Disclaimer: This article is only a guide. It does not substitute the advice given by your own healthcare professional. Before making any health-related decision, consult your healthcare professional. We have assembled this article through in-depth research based on the information available at the date of publishing.  We may receive a small commission for purchases you make through our links, but this comes at NO extra cost to you. This commission allows us to continue doing what we love through Health Plugged, which is delivering evidence-based health information to our readers worldwide.

Editorial References And Fact-Checking

  1. D’Agrosa, C., Cai, C. L., Siddiqui, F., Deslouches, K., Wadowski, S., Aranda, J. V., & Beharry, K. D. (2021). Comparison of coenzyme Q10 or fish oil for prevention of intermittent hypoxia-induced oxidative injury in neonatal rat lungs. Respiratory research, 22(1), 196. https://doi.org/10.1186/s12931-021-01786-w
  2. Zozina, V. I., Covanțev, S., Goroshko, O. A., Красных, & Кукес. (2018, August 7). Coenzyme Q10 in Cardiovascular and Metabolic Diseases: Current State of the Problem. Current Cardiology Reviews; Bentham Science Publishers. https://doi.org/10.2174/1573403×14666180416115428
  3. De Barcelos, I. P., & Haas, R. (2019, May 11). CoQ10 and Aging. Biology; Multidisciplinary Digital Publishing Institute. https://doi.org/10.3390/biology8020028
  4. Bradberry, J. C., & Hilleman, D. E. (2013). Overview of omega-3 Fatty Acid therapies. P & T : a peer-reviewed journal for formulary management, 38(11), 681–691.
  5. Kar, S. (2012, April 1). Fish Oil Supplementation & Coronary Artery Disease: Does It Help? PubMed Central (PMC). https://www.ncbi.nlm.nih.gov/pmc/articles/PMC6181727/
  6. Mortensen, A. L., Rosenfeldt, F., & Filipiak, K. J. (2013, January 2). Effect of coenzyme Q10 in Europeans with chronic heart failure: A sub-group analysis of the Q-SYMBIO randomized double-blind trial. Cardiology Journal; Via Medica. https://doi.org/10.5603/cj.a2019.0022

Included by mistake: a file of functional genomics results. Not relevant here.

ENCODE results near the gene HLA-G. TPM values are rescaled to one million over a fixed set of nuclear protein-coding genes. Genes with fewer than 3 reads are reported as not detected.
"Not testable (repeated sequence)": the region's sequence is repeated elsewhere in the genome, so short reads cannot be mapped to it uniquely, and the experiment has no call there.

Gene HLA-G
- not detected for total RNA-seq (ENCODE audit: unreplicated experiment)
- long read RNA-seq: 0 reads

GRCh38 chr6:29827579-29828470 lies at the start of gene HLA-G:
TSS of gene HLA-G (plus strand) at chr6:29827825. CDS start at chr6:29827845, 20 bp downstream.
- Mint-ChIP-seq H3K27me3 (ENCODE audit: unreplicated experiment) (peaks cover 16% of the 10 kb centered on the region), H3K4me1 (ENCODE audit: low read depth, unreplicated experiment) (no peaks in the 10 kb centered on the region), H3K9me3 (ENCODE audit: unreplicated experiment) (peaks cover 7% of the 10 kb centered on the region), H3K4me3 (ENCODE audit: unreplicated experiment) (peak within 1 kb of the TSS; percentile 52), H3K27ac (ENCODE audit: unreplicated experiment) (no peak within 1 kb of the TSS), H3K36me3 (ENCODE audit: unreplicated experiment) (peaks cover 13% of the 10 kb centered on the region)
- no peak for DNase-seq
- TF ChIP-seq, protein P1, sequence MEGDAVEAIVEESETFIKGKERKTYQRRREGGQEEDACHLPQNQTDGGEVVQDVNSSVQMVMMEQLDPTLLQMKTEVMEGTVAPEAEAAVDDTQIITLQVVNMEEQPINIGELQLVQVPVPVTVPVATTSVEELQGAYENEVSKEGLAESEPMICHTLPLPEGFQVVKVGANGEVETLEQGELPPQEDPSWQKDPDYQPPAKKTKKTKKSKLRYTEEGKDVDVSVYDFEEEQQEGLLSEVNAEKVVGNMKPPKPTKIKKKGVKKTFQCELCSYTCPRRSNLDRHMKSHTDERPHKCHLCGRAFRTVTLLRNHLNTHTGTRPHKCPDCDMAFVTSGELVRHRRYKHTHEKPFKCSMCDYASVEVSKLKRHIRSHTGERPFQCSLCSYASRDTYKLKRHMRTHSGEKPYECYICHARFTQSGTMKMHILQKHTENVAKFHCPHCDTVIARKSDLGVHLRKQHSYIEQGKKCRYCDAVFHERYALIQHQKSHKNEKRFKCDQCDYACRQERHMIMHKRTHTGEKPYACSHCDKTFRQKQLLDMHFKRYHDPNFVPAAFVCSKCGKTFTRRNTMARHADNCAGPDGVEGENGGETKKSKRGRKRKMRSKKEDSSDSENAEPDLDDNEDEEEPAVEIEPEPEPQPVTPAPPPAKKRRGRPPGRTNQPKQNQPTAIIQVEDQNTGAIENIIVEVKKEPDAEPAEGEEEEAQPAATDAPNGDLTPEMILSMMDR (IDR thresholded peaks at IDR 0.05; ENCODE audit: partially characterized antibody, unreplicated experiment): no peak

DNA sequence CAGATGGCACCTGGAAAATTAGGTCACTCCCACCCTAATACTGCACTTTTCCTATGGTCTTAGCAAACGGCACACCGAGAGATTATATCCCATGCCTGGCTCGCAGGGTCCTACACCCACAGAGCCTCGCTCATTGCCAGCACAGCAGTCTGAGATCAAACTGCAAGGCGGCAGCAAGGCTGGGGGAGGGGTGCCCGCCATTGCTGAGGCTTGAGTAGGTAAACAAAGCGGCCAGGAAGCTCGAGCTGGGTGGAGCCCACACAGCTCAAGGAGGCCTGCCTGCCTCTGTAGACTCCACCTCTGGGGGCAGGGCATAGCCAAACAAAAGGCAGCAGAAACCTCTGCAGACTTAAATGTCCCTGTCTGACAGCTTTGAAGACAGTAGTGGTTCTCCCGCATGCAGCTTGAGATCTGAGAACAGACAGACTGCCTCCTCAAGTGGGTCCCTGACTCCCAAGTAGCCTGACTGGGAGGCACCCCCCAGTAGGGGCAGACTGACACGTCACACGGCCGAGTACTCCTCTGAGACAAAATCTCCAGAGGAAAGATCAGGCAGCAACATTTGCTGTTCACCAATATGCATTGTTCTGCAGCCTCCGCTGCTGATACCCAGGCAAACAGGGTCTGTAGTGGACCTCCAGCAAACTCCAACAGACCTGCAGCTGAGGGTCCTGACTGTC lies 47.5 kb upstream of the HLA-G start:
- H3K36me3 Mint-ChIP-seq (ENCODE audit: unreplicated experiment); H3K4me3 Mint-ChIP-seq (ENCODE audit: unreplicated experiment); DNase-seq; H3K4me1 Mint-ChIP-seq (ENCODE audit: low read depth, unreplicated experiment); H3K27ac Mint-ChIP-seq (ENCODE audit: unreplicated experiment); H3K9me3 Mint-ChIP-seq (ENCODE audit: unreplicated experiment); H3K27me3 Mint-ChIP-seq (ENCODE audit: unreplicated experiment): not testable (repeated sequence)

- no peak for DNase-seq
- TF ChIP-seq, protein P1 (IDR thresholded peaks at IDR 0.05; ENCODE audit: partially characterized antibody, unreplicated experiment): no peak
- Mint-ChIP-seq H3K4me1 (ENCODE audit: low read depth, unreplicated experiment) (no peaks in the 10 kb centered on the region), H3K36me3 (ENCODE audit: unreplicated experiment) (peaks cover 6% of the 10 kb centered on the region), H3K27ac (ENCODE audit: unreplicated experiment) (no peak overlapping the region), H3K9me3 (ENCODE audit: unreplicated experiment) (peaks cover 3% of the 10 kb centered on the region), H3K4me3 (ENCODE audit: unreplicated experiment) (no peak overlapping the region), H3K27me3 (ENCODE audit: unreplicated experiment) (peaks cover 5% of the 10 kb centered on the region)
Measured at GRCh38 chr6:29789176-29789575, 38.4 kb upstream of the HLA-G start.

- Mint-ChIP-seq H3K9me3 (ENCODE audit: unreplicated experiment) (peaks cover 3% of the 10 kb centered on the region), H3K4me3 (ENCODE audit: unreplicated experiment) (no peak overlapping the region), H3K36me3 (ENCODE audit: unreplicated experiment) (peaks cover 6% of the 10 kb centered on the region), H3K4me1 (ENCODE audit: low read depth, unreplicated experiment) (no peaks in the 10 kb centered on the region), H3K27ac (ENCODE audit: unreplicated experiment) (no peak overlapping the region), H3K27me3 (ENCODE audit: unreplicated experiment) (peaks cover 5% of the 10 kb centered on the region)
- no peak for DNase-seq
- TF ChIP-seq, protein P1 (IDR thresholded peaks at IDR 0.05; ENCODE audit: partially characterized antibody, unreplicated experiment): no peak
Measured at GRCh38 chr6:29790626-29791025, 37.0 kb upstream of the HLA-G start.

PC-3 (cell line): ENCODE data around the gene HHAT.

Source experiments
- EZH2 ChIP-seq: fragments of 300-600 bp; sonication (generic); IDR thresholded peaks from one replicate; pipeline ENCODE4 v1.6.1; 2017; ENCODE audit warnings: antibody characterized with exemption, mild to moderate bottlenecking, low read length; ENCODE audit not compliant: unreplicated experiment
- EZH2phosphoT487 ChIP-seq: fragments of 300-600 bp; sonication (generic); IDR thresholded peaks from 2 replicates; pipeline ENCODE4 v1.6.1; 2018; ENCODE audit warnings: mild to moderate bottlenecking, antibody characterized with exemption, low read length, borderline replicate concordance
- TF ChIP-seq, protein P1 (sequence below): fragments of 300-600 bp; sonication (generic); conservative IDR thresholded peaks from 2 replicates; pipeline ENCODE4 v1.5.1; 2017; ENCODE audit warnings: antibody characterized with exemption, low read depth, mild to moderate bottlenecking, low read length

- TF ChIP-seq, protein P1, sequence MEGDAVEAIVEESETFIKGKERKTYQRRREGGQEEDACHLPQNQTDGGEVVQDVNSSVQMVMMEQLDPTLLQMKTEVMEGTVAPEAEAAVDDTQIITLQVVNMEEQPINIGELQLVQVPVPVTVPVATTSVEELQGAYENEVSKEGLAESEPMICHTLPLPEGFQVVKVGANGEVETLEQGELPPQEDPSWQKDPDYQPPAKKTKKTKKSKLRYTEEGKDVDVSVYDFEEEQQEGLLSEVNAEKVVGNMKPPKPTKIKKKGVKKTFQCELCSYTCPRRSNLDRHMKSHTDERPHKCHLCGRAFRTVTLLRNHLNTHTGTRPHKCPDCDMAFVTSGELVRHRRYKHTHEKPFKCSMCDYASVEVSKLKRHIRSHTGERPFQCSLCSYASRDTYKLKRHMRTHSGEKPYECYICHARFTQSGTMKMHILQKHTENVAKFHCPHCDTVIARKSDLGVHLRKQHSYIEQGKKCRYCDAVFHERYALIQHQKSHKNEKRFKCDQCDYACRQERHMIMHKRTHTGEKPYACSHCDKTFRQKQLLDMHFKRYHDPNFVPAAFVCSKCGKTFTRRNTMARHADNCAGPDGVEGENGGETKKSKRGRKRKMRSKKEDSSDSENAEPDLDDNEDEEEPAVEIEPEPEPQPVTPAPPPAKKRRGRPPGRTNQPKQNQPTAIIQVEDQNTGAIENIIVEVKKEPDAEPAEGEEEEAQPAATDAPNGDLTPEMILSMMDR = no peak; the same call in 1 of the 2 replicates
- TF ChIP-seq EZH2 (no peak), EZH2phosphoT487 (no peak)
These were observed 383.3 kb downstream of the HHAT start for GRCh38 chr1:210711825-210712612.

7. Di Lorenzo, A., Iannuzzo, G., Parlato, A., Cuomo, G., Testa, C., Coppola, M., D’Ambrosio, G., Oliviero, D. A., Sarullo, S., Vitale, G., Nugara, C., Sarullo, F. M., & Giallauria, F. (2020, April 27). Clinical Evidence for Q10 Coenzyme Supplementation in Heart Failure: From Energetics to Functional Improvement. Journal of Clinical Medicine; Multidisciplinary Digital Publishing Institute. https://doi.org/10.3390/jcm9051266
  8. Li, Z. H., Zhong, W., Liu, S., Kraus, V. B., Zhang, Y. J., Gao, X., Lv, Y., Shen, D., Zhang, X. R., Zhang, P. D., Huang, Q., Chen, Q., Wu, X., Shi, X. M., Wang, D., & Chen, M. (2020, March 4). Associations of habitual fish oil supplementation with cardiovascular outcomes and all cause mortality: evidence from a large population based cohort study. BMJ; BMJ. https://doi.org/10.1136/bmj.m456
  9. Kaput, K. (2023, January 27). Fish Oil Pills Aren’t Doing What You Think They’re Doing. Cleveland Clinic. https://health.clevelandclinic.org/fish-oil/#:~:text=A%20large%20study%20showed%20that,people%20who%20took%20a%20placebo.
  10. Saadi, T. A., Assaf, Y., Farwati, M., Turkmani, K., Al‐Mouakeh, A., Shebli, B., Khoja, M., Essali, A., & Madmani, M. E. (2021, February 3). Coenzyme Q10 for heart failure. The Cochrane Library; Elsevier BV. https://doi.org/10.1002/14651858.cd008684.pub3
  11. Fish Oil: Uses, Benefits & Side Effects. (n.d.). Drugs.com. https://www.drugs.com/fish_oil.html
  12. Coenzyme Q10. (n.d.). NCCIH. https://www.nccih.nih.gov/health/coenzyme-q10
  13. Saini, R. (2011, January 1). Coenzyme Q10: The essential nutrient. Journal of Pharmacy and Bioallied Sciences; Medknow. https://doi.org/10.4103/0975-7406.84471
  14. Office of Dietary Supplements – Omega-3 Fatty Acids. (n.d.). https://ods.od.nih.gov/factsheets/Omega3FattyAcids-HealthProfessional/
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Irshika Suthakar, B.Pharm

Irshika is a Bachelor of Pharmacy (B.Pharm) graduate who enjoys crafting in-depth health and wellness content. Her experience interacting with real-life patients during work has enabled her to pick up valuable communication skills, which translates into well-written and highly-engaging content for her readers. Being a health content writer is what she considers a huge privilege because she loves empowering people to make informed health choices. LinkedIn

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  • Irshika is a Bachelor of Pharmacy (B.Pharm) graduate who enjoys crafting in-depth health and wellness content. Her experience interacting with real-life patients during work has enabled her to pick up valuable communication skills, which translates into well-written and highly-engaging content for her readers. Being a health content writer is what she considers a huge privilege because she loves empowering people to make informed health choices. LinkedIn

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Irshika is a Bachelor of Pharmacy (B.Pharm) graduate who enjoys crafting in-depth health and wellness content. Her experience interacting with real-life patients during work has enabled her to pick up valuable communication skills, which translates into well-written and highly-engaging content for her readers. Being a health content writer is what she considers a huge privilege because she loves empowering people to make informed health choices. LinkedIn